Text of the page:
SFPD Sends 86-Year-Old Driver On Her Way After She Injures Mom and Child

SFPD returned an 86-year-old driver (left) to her SUV after she hit a mother and child in a crosswalk outside the Stonestown Galleria. Images: KTVU

An 86-year-old driver hit a 45-year-old mother and her 5-year-old daughter in a crosswalk yesterday at 20th Avenue and Buckingham Way, outside the Stonestown Galleria mall. According to KTVU, the driver was taken away in an ambulance “for an undisclosed ailment” but was soon returned to her SUV to drive home. The police said “they didn’t need to impound the vehicle because they have the evidence they need to investigate.”

The child was reportedly sent to the hospital with a life-threatening head injury, and the mother suffered a broken arm. They were in a crosswalk at an intersection with four-way stop signs, where pedestrians always have the right-of-way, according to California law.

With an aging population in car-dependent areas, California cities have seen many cases of elderly drivers causing injuries and property damage, often reporting losing control of their vehicles while attempting to park. But like most drivers who hit pedestrians when they were sober and stayed on the scene, they’re rarely known to face a license suspension, let alone citations or charges.

In December 2013, a 74-year-old driver was attempting to park on Jackson Street in Chinatown when she suddenly accelerated and plowed into a car, a power pole, and two people, killing 84-year-old neighborhood activist Isabell Huie. In 2011, a driver in his 70s jumped the curb and smashed into Naan N’ Curry restaurant on Irving Street in the Inner Sunset.

In Menlo Park last January, a 90-year-old driver jumped a curb and pinned two 6-year old boys against a wall. The driver’s license had already been suspended pending a re-examination, and he responded to a lawsuit from the family by accusing the children of “reckless and negligent behavior.”

Last July, a 90-year-old driver attempting to park on University Avenue in Palo Alto drove into five people sitting outside a cafe. And in San Rafael in 2013, a 93-year-old driver was captured on video accelerating in reverse down a sidewalk toward two guide dog trainers and a guide dog, who jumped out of the way just in time.

The American Automobile Association’s website notes the risks of progressive cognitive impairment that seniors face, including slowed reaction time, which can affect their ability to operate a multi-ton motor vehicle.

“While safe driving is a function of ability not just age, older drivers and their families need to be mindful that as the body ages, medical conditions including visual and cognitive impairments become more prevalent, so it’s critical to understand how these changes can affect a person’s ability to drive safely,” AAA Director of Traffic Safety Advocacy and Research Jake Nelson said in a press release last year. “Data tell us that Americans know they need to begin the discussion but often don’t know how.”

But Nelson has also defended the safety record of senior drivers as a whole. In a 2013 press release, he said that “the silver tsunami is often unfairly dubbed as risky and dangerous,” and that “drivers in their mid-to-late 80s have lower crash rates per mile driven than drivers in their early 20s and roughly half the crash rate of teenagers.”

The CA Department of Motor Vehicles requires drivers over the age of 70 to take a vision and written test when they renew their licenses, which is required every five years. But behind-the-wheel tests aren’t required unless a re-examination is ordered.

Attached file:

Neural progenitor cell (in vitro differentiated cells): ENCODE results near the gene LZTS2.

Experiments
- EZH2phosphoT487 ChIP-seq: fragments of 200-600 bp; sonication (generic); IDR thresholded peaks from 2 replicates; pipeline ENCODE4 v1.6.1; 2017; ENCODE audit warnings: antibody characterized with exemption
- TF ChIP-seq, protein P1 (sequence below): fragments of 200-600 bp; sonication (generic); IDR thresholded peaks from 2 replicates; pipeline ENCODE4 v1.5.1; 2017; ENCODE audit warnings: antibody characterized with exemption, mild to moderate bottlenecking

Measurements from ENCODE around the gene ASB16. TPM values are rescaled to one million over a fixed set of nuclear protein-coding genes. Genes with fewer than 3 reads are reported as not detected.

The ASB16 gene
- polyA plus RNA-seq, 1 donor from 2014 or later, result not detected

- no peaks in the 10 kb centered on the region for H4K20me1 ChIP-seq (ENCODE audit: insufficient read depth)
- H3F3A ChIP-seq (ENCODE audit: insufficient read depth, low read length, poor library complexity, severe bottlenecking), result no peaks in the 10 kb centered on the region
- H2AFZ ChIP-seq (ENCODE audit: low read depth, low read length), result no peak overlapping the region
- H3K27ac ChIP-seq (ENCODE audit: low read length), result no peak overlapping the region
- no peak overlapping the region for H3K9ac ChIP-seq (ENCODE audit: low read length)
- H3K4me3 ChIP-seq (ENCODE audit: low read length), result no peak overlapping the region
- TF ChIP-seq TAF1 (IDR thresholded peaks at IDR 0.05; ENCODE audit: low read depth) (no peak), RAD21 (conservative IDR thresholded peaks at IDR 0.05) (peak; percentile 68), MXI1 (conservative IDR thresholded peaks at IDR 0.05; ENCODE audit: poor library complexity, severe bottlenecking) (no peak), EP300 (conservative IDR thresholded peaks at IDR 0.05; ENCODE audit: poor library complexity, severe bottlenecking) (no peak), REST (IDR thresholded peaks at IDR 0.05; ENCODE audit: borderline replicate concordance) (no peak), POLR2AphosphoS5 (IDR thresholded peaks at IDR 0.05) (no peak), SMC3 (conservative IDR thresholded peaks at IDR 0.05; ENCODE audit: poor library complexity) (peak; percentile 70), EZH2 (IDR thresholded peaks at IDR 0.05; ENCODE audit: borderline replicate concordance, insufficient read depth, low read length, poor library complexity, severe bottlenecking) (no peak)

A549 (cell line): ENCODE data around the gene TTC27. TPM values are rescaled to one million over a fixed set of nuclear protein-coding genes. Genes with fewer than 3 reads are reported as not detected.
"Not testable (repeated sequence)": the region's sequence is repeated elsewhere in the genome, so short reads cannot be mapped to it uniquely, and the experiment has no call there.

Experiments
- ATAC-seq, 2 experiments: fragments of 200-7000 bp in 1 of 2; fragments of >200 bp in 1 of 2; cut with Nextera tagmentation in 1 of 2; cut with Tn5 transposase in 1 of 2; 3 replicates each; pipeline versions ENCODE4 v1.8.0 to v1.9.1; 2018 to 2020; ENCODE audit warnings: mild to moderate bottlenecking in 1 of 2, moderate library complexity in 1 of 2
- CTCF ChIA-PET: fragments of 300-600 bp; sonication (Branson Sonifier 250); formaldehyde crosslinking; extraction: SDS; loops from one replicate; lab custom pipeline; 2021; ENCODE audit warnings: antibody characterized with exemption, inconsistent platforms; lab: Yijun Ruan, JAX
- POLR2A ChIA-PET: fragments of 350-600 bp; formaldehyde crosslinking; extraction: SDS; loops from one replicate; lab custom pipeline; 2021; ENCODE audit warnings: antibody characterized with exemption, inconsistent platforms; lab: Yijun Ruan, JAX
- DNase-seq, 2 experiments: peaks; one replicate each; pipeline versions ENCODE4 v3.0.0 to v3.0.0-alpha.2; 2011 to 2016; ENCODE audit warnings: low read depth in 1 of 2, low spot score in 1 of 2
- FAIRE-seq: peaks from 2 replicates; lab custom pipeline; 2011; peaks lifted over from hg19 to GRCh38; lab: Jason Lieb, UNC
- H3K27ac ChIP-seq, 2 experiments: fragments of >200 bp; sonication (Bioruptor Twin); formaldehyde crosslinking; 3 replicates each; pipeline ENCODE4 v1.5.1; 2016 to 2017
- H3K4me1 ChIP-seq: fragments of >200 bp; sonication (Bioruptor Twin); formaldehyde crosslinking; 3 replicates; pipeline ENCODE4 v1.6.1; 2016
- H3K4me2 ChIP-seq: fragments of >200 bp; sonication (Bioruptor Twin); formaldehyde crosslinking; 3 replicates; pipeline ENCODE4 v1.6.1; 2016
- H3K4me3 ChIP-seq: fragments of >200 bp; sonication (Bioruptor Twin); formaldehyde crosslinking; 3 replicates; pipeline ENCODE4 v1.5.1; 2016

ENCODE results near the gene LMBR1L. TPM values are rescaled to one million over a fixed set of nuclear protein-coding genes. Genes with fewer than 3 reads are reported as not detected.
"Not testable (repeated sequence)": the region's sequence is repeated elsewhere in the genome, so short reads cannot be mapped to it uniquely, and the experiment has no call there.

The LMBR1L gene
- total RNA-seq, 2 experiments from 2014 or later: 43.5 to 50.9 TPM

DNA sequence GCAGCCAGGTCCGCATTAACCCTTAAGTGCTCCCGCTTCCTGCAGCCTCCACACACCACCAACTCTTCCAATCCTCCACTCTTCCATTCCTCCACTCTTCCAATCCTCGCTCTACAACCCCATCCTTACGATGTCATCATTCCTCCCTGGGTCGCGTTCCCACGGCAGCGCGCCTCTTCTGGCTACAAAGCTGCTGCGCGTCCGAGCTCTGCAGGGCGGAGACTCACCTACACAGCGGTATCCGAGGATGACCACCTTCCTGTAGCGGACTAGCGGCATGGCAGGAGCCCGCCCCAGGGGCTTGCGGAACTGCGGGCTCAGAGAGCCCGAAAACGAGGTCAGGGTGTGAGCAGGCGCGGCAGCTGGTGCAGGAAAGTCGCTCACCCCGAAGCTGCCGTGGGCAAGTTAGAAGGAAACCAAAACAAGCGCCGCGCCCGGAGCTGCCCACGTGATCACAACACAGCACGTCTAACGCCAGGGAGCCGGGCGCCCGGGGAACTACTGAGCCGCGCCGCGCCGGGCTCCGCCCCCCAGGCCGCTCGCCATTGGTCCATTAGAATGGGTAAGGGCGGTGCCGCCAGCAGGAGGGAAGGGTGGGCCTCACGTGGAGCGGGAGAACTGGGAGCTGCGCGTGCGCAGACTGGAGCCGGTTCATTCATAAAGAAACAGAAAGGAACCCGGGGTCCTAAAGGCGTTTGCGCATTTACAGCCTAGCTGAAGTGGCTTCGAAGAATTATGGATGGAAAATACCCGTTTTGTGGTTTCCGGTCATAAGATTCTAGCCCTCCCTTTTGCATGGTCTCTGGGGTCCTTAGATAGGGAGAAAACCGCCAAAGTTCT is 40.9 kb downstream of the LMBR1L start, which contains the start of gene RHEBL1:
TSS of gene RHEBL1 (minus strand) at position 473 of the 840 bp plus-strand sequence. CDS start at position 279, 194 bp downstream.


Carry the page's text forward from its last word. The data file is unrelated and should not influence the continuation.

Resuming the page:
Re-examinations can be ordered if a driver is reported as an unsafe by a police officer, physician, a DMV employee, or others. They’ll also be triggered once a driver accrues enough license points to be considered a “negligent operator” — four points within a year, or six in two years. But one-point violations include at-fault collisions and charges such as vehicular manslaughter without gross negligence (gross negligence is two) — the same as any traffic citation.

SFPD hasn’t responded to a request on whether the driver in yesterday’s crash could face license suspension, charges, or be required to undergo a re-examination.

No plans for safety improvements are known at the intersection where yesterday’s crash occurred. The Stonestown Galleria, surrounded by an often-clogged parking lot on the southwestern corner of the city, installed a raised crosswalk in 2011 near the intersection of 20th and Winston Drive.

  • Gary Fisher

    Thank you Aaron for nailing the mindset of this mess. 5 generations that have drunk the cool aid.

  • Take this woman’s drivers license away and never let her behind the wheel again. I don’t care what anyone says that as folks grow older their reaction times diminish. Frankly there ‘oughta be a law’ that anyone over age 75 must submit to a rigorous motor skills test to determine if the individual is competent to drive a motor vehicle. I’m ready for the negative comments. That’s ok. Go for it.

  • OneSF

    Well, here’s one senior citizen who’ll definitely not taking advantage of a free MUNI pass. Only in America would you have a senior citizen hit somebody with their car and be able to leave like nothing happened.

  • hp2ena

    Or better yet, prohibit them from driving entirely.

  • I agree. I guess I am being too polite given how some folks on this site get themselves in a tizz over what they perceive as politically incorrect observations.

  • Greg Costikyan

    The real problem is that in so much of America, it’s basically impossible for people to age in their homes and still function. My mother drove into her late 80s, because, living in Orange County, there really wasn’t an option. She was also sensible, and aware of her infirmities, and made compromises (not driving at night, trying to avoid left turns across traffic). But our streets are not only not designed for pedestrians and cyclists; they’re also not designed to permit older people to remain independent.